author of the greatest of Spanish romances, Don Quixote. His life was full of adventure, privation, suffering, with but brief seasons of happiness and renown. He distinguished himself at the battle of Lepanto, 1571; but in 1575, being captured by Algerine cruisers, he remained five years in harsh captivity. After his return to Spain he was neglected by those in power. For full twenty years he struggled for his daily bread. Don Quixote was published in and after 1605. Corybantes: the priests of Cybele, whose festivals were violent, and whose worship consisted of dances and noise suggestive of battle, § 45

§ 28. AstnBa was placed among the stars as the constellation Virgo, the virgin. Her mother was Themis (Justice). Astraea holds aloft a pair of scales, in which she weighs the conflicting claims of parties. The old poets prophesied a return of these goddesses and of the Golden Age. See also Pope's Messiah,—

"AH crimes shall cease, and ancient fraud shall fail,
Returning Justice lift aloft her scale";

and Milton's Hymn to the Nativity, 14, 15. In P. L. 4: 998, et seq., is a different conception of the golden scales, "betwixt Astraea and the Scorpion sign."

§ 29. Illustrative. — B. W. Proctor, the Flood of Thessaly. See Ovid's famous narrative of the Four Ages and the Flood, Metamorphoses 1: 89-415. Deucalion: Bayard Taylor's Prince Deukalion; Milton, P. L. 11 : 12.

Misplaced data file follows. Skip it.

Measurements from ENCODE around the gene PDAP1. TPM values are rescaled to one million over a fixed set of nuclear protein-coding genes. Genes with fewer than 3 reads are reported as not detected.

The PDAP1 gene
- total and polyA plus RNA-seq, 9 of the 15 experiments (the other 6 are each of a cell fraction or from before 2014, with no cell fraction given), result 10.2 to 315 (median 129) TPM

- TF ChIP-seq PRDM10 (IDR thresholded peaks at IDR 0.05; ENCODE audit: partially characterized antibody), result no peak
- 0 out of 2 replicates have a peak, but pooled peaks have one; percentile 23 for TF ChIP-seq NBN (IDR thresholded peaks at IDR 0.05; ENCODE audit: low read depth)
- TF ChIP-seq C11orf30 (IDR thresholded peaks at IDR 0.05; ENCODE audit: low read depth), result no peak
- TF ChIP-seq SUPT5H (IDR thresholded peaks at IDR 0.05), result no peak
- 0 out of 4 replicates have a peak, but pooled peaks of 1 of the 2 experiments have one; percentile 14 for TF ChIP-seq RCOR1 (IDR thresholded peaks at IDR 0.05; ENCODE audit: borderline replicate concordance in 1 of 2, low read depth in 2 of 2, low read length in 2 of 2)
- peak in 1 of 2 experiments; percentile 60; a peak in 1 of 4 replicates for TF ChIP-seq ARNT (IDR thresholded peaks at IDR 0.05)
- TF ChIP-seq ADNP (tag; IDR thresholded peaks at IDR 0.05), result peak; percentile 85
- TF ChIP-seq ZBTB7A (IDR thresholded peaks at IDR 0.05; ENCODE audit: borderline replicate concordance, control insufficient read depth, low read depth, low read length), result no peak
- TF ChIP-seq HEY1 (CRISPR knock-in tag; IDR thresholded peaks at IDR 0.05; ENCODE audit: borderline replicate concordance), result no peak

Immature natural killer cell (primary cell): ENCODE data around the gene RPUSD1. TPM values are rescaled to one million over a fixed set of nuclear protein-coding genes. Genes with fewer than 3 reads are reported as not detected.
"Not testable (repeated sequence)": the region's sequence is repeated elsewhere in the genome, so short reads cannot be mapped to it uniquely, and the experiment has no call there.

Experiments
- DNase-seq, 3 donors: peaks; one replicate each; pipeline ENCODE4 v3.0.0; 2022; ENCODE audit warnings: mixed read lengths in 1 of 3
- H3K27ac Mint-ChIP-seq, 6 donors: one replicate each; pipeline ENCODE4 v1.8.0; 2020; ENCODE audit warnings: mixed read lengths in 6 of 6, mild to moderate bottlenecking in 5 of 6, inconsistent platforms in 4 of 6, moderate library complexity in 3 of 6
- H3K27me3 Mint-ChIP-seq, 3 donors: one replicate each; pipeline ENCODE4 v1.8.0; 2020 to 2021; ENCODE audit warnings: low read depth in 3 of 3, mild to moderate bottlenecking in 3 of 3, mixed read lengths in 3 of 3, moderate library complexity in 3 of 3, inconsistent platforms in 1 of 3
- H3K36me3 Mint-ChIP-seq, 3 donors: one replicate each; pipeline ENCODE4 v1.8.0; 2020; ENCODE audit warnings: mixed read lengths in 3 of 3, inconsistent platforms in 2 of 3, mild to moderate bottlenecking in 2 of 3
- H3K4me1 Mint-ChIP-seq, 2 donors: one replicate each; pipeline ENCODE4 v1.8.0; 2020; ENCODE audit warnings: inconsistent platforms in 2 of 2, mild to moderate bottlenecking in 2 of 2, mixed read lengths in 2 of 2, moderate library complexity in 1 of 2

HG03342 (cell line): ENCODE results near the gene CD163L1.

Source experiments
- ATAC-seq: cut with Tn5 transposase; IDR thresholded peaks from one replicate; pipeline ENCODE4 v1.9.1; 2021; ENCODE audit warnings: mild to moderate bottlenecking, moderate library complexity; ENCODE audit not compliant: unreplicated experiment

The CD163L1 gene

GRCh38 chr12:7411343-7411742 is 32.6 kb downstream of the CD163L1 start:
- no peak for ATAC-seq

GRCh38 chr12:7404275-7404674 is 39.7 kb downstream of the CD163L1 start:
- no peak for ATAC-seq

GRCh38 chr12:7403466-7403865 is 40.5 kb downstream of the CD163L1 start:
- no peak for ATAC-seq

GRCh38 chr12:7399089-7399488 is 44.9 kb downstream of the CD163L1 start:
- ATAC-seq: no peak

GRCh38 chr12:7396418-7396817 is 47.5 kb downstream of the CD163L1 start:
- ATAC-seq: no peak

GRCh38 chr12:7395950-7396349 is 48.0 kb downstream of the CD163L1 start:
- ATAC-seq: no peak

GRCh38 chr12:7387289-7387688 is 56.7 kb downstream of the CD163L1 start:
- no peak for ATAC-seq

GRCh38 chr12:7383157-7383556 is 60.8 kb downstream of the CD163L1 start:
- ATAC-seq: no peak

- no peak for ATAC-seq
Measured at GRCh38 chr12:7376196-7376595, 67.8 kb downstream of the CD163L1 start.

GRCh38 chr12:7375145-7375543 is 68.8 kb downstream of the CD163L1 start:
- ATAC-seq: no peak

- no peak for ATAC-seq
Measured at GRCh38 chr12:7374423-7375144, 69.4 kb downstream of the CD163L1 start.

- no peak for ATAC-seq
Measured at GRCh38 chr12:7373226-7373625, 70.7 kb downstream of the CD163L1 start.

Interpretative.—This myth combines two stories of the origin of the Hellenes, or indigenous Greeks, — one, in accordance with which the Hellenes, as earth-born, claimed descent from Pyrrha (the red earth); the other and older, by which Deucalion was represented as the only survivor of the flood, but still the founder of the race (in Greek lads), which he created by casting stones (in Greek Ides) behind him. The myth, therefore, proceeds from an unintended pun. Although, finally, Pyrrha was by myth-makers made the wife of Deucalion, the older myth of the origin of the race from stones was preserved. See Max Miiller, Sci. Relig., Lond.: 1873, p. 64.

§ 30. For genealogy of the race of Inachus, Phoroneus, Pelasgus, and Io, see § 59 C. Pelasgus is frequently regarded as the grandson, not the son, of Phoroneus. For the descendants of Deucalion and Hellen, see § 132 (5) of this commentary.

§ 31. In the following genealogical table (A), the names of the great gods of Olympus are printed in heavy-face. Latin forms of names or Latin substitutes are used.

Illustrative. — On the Gods of Greece, see E. A. Bowring's translation of Schiller's Die Cotter Griechenlands and Bayard Taylor's Masque of the